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Funding and science careers


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This clearly cannot compete with threads about melons, but for those involved or interested in science careers this is a nice viewpoint regarding funding situations. The interesting thing is that it is almost universally valid.




One of the many nice quotes in the text:


“What a strange business this is: We stay in school forever. We have to battle the system with only a one in eight or one in ten chance of getting funded. We give up making a living until our forties. And we do it because we want to help the world. What kind of crazy person would go for that?”—Nancy Andrews, Vice Chancellor for Academic Affairs and Dean of the Duke University School of Medicine


Edit: shoot. I meant science careers in the title, of course.

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  • 2 weeks later...

While not necessarily related to research funding, my own industry (environmental consulting) is experiencing funding-related issues. Some of our work (thankfully, not more than about 5%) is reimbursed through the California State Fund. The way it works is that 3 cents out of every dollar of fuel gets deposited into the aforementioned Fund, and consultants like myself work to clean up fuel and other chemical spills (all carcinogen-based) utilizing technology and are reimbursed through the Fund. Well, our governor has been having some money management problems and realized there was a large stash of cash in the State Fund; he ended up borrowing the Fund money and sent out IOUs to our industry that we don't have much hope of cashing in, especially when our state is on the verge of bankruptcy.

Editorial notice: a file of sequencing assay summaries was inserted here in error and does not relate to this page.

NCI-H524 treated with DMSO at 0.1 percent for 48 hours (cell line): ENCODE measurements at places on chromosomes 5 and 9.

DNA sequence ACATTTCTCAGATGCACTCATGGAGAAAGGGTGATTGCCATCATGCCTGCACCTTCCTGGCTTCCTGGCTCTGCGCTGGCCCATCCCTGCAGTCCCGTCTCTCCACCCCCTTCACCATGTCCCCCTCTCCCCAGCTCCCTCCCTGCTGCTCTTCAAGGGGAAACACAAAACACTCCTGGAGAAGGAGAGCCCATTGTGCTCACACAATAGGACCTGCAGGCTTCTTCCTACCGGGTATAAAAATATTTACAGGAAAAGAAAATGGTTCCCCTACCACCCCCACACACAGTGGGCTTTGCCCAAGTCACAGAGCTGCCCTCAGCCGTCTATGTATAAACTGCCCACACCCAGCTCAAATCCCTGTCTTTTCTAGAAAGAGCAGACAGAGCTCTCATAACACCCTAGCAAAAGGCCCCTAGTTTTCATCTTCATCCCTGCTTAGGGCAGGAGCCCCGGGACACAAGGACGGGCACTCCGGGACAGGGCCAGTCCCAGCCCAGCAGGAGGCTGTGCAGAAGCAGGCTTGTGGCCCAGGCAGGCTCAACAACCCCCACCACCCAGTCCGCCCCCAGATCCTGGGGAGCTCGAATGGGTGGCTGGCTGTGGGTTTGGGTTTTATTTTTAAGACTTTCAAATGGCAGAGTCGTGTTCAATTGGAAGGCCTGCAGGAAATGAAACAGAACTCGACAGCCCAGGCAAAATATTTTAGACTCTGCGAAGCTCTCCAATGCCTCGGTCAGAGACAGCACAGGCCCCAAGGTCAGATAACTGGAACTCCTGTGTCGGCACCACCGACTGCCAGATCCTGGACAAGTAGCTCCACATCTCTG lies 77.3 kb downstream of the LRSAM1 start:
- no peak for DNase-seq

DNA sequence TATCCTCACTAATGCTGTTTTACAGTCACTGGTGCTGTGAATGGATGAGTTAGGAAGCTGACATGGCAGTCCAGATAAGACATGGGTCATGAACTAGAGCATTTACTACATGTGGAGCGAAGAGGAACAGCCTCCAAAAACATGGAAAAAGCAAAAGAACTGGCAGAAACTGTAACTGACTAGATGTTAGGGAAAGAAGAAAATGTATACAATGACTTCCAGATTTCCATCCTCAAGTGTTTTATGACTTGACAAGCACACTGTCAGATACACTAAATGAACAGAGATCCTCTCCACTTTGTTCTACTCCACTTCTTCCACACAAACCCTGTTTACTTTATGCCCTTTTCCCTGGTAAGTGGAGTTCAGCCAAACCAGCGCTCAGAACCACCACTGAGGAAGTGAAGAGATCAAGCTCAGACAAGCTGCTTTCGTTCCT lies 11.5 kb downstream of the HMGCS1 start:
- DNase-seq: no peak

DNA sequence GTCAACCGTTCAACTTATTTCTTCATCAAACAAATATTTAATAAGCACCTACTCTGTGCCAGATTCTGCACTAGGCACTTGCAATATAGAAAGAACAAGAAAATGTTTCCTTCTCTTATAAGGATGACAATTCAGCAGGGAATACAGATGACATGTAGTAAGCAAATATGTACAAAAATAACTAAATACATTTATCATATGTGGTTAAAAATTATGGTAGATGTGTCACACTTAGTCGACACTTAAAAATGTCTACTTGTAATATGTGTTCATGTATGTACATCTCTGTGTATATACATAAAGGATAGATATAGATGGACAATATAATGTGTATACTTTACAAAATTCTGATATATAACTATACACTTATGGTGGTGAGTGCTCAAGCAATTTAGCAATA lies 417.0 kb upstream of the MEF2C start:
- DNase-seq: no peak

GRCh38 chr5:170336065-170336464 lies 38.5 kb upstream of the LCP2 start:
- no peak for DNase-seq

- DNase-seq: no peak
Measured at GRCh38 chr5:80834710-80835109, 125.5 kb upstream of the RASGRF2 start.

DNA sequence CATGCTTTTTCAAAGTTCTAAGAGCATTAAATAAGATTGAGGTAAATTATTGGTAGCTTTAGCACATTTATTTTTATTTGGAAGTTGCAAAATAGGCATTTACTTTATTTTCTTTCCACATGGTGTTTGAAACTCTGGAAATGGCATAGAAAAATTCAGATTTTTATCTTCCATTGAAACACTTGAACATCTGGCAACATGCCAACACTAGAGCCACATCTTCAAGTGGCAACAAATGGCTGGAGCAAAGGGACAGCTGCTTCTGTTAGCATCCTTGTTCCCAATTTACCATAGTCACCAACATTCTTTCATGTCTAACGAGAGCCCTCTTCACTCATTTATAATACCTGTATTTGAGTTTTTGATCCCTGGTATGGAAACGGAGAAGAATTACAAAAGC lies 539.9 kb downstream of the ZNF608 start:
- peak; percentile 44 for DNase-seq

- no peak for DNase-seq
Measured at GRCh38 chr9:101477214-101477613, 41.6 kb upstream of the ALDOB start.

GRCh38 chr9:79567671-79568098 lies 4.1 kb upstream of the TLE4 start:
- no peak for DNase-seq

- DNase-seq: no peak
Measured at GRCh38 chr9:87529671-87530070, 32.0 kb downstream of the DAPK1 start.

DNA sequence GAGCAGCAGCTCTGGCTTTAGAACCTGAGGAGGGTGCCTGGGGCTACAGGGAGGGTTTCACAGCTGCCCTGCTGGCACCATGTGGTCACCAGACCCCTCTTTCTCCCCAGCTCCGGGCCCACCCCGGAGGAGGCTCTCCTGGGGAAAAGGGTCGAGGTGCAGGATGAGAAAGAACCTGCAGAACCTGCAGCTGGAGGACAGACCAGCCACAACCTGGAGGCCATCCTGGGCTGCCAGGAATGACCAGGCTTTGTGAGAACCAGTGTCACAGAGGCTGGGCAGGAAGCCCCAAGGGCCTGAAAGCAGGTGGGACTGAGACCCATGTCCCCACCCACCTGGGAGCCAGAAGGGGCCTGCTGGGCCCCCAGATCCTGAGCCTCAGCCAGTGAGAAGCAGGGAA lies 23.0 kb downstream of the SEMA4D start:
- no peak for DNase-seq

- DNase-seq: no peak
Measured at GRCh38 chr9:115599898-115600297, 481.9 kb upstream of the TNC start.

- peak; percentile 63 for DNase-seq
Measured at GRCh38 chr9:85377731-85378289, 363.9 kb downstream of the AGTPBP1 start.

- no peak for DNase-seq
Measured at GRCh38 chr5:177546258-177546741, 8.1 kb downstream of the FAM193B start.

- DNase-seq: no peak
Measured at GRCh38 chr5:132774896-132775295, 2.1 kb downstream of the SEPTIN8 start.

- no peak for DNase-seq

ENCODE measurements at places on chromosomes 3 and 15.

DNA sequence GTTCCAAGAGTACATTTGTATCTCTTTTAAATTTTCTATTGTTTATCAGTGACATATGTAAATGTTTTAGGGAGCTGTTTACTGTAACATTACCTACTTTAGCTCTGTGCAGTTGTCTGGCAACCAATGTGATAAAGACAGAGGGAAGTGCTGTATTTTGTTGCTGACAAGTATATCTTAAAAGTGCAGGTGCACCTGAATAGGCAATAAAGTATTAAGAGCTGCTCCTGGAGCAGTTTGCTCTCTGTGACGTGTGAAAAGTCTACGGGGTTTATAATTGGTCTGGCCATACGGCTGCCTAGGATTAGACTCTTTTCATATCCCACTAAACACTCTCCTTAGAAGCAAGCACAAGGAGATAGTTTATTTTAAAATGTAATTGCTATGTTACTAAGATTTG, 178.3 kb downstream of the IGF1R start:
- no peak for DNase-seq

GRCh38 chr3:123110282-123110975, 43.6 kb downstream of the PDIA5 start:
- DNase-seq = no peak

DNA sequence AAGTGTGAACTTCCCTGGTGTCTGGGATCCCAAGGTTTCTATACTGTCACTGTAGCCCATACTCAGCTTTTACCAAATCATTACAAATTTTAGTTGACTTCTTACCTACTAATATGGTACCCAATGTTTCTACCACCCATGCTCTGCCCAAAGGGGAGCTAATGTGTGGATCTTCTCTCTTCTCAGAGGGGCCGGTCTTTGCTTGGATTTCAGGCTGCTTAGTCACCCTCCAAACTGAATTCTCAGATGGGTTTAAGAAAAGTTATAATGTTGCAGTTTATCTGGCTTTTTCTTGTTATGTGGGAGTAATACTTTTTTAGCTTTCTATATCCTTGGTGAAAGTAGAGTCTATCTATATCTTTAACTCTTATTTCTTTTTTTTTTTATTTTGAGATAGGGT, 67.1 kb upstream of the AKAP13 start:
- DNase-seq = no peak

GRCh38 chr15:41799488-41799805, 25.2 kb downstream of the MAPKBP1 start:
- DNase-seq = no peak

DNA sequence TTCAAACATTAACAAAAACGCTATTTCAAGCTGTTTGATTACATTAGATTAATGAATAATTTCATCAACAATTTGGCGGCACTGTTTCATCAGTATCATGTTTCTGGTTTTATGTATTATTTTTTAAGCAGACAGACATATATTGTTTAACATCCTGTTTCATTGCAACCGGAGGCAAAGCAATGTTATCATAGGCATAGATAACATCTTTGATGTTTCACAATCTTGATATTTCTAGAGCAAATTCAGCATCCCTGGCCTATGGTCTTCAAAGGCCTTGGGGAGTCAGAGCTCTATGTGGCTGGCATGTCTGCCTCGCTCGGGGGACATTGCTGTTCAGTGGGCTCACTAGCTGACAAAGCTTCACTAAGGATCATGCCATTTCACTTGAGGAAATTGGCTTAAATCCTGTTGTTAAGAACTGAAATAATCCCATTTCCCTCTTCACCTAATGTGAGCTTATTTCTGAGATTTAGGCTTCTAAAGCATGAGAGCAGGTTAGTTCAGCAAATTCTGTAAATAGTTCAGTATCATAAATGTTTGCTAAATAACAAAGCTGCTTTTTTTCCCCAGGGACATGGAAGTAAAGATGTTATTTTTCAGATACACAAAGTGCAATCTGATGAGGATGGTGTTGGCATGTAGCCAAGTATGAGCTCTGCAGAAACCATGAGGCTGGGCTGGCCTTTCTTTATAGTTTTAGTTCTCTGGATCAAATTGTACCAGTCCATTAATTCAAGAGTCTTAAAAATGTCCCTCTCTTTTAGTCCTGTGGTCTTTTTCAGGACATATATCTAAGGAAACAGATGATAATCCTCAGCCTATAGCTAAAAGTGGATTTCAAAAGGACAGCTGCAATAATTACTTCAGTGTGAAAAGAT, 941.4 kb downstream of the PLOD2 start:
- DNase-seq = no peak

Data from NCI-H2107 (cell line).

Now, they're talking about increasing the fuel tax to bring new revenue into the State Fund, but what's to say it's not just going to be a deeper pocket for the government to collect from? Meanwhile, we have to let our projects rest, and the contaminant plumes are free to roam. In an area like Los Angeles, these people are having major health problems, some of which stems from these carcinogens. There's definitely a human price to pay for this irresponsibility, not to mention the toll on the rest of the biota. It's a sad sign of the times.

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